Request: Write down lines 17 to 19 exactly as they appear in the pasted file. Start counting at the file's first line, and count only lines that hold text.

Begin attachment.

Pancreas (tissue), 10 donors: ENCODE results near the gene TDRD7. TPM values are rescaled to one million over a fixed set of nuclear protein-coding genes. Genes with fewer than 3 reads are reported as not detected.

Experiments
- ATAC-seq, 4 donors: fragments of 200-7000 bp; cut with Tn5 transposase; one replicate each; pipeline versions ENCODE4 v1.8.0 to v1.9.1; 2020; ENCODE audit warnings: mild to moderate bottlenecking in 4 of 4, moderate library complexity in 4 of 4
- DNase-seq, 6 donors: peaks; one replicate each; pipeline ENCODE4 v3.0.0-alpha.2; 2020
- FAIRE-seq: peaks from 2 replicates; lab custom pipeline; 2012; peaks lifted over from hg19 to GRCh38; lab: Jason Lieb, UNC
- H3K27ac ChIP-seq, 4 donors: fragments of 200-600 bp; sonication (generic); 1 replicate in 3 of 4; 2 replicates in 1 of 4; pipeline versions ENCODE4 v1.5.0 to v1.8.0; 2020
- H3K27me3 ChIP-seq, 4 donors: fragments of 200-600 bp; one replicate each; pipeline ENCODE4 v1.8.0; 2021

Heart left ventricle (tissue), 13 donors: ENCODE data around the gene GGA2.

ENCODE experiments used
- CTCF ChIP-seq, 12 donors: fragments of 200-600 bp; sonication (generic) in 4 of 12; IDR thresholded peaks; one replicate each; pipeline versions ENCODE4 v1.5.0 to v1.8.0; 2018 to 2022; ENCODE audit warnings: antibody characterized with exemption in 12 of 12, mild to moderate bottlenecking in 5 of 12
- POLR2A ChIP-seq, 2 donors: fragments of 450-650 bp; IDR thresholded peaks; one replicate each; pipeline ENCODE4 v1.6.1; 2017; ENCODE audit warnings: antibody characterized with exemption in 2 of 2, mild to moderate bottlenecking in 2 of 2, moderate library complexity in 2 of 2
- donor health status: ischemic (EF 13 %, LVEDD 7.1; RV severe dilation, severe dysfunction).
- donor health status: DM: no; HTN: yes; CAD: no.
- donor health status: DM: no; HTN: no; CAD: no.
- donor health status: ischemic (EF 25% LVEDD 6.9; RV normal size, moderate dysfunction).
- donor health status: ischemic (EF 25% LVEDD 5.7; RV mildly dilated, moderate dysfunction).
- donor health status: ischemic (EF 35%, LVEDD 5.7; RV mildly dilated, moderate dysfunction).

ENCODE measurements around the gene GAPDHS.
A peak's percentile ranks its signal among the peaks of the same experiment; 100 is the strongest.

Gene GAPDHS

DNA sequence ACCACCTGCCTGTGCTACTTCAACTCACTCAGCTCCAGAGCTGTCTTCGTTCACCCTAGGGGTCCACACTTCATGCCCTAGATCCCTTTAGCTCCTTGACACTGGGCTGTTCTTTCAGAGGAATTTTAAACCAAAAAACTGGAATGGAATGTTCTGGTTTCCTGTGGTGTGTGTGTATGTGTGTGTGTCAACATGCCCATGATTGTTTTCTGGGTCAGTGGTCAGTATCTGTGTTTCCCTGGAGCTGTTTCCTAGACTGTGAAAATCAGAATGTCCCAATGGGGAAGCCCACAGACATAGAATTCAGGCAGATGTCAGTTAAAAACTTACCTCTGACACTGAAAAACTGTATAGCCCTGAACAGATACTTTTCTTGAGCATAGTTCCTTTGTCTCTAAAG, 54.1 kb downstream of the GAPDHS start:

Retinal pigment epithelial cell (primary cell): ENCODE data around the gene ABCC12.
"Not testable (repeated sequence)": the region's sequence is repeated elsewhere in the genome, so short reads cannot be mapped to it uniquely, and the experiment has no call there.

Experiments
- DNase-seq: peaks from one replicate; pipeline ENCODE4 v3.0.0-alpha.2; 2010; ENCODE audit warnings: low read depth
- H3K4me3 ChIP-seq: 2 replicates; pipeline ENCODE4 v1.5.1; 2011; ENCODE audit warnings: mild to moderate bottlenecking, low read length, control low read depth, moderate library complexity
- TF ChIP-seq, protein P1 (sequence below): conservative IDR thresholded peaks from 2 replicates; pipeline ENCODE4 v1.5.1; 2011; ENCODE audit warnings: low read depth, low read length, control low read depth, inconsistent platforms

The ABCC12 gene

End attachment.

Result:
- donor health status: ischemic (EF 35%, LVEDD 5.7; RV mildly dilated, moderate dysfunction).

ENCODE measurements around the gene GAPDHS.
A peak's percentile ranks its signal among the peaks of the same experiment; 100 is the strongest.